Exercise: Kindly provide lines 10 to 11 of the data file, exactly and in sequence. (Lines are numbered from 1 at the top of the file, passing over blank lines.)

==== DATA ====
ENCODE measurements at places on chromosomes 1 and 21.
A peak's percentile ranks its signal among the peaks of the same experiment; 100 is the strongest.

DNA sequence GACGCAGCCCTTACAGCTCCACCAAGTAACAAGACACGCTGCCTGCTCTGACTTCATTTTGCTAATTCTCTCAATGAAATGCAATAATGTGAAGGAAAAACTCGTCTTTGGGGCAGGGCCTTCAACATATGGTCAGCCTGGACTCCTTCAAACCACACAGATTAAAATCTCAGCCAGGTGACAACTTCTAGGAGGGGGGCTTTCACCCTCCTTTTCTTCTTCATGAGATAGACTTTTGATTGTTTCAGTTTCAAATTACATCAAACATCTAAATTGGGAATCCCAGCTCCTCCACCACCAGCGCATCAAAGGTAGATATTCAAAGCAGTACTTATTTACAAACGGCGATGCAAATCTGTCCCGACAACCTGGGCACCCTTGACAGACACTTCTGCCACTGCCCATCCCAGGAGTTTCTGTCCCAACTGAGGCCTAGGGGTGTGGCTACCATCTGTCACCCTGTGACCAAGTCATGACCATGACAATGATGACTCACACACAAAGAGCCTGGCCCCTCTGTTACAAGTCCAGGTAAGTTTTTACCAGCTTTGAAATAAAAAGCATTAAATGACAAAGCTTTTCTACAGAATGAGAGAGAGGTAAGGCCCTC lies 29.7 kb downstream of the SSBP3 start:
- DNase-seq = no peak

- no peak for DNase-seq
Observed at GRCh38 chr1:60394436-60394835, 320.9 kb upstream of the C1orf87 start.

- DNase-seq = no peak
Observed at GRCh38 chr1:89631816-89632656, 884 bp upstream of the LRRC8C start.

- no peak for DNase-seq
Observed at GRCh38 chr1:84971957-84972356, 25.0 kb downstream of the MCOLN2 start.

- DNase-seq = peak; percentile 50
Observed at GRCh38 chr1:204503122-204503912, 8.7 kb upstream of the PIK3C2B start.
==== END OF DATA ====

Observed at GRCh38 chr1:84971957-84972356, 25.0 kb downstream of the MCOLN2 start.

- DNase-seq = peak; percentile 50